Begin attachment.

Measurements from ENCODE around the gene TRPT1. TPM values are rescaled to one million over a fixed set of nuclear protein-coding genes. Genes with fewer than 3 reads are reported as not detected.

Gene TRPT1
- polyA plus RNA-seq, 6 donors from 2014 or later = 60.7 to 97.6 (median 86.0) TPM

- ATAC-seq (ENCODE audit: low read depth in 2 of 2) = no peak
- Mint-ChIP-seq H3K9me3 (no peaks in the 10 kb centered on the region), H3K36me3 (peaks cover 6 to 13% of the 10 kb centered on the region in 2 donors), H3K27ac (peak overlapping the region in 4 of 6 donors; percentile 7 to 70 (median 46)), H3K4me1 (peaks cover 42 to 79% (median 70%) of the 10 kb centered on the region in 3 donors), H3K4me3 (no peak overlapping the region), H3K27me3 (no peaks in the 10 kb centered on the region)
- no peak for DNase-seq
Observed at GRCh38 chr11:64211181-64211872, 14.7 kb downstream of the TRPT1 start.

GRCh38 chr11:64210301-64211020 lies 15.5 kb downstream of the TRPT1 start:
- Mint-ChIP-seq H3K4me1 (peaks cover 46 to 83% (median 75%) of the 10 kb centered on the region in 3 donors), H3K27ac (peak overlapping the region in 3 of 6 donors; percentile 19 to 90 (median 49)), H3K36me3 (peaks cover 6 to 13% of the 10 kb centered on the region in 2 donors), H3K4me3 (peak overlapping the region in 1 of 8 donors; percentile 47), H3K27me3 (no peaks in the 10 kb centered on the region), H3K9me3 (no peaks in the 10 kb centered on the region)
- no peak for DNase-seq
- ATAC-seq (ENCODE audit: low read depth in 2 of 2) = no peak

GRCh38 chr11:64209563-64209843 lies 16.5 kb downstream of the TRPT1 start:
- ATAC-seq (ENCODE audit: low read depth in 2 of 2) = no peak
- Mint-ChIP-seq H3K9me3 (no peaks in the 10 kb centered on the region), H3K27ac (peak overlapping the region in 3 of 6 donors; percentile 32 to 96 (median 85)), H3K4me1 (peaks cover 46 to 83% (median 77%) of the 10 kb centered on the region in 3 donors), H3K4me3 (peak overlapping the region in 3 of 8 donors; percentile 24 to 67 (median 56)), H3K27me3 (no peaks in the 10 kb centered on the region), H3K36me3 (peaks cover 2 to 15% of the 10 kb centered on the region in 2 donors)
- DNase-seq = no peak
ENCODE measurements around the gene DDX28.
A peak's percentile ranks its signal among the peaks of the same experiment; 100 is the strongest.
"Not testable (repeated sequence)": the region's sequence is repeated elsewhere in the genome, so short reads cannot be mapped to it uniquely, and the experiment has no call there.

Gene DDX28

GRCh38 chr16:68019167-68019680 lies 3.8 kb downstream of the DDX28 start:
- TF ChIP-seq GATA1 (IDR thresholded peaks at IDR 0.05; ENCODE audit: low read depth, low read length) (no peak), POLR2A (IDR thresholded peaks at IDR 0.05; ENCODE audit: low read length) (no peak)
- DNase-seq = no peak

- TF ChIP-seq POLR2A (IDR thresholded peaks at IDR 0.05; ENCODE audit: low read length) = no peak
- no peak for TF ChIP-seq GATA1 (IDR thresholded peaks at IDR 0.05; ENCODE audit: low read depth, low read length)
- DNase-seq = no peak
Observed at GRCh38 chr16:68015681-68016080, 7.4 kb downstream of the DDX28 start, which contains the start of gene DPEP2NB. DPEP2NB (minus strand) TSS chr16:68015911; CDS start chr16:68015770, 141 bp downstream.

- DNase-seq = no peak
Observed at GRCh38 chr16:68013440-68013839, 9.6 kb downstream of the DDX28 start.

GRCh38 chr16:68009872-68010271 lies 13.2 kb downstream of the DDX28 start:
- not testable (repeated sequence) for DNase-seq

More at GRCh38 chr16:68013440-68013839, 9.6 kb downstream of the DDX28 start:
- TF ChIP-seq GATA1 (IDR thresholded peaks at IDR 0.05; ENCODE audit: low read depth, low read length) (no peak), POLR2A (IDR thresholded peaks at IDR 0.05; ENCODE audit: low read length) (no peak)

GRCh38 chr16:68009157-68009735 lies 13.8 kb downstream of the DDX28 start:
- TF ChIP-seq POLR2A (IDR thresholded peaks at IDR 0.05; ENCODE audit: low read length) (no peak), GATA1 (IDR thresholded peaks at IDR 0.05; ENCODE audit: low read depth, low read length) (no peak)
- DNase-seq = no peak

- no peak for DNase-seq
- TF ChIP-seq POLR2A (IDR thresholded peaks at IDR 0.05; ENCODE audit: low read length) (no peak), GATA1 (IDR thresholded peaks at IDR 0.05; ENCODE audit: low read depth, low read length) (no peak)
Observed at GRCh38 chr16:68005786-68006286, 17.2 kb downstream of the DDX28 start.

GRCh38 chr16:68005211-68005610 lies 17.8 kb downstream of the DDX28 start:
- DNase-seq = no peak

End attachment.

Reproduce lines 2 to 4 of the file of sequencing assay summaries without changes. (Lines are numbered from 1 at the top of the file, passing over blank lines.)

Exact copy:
Gene TRPT1
- polyA plus RNA-seq, 6 donors from 2014 or later = 60.7 to 97.6 (median 86.0) TPM

- ATAC-seq (ENCODE audit: low read depth in 2 of 2) = no peak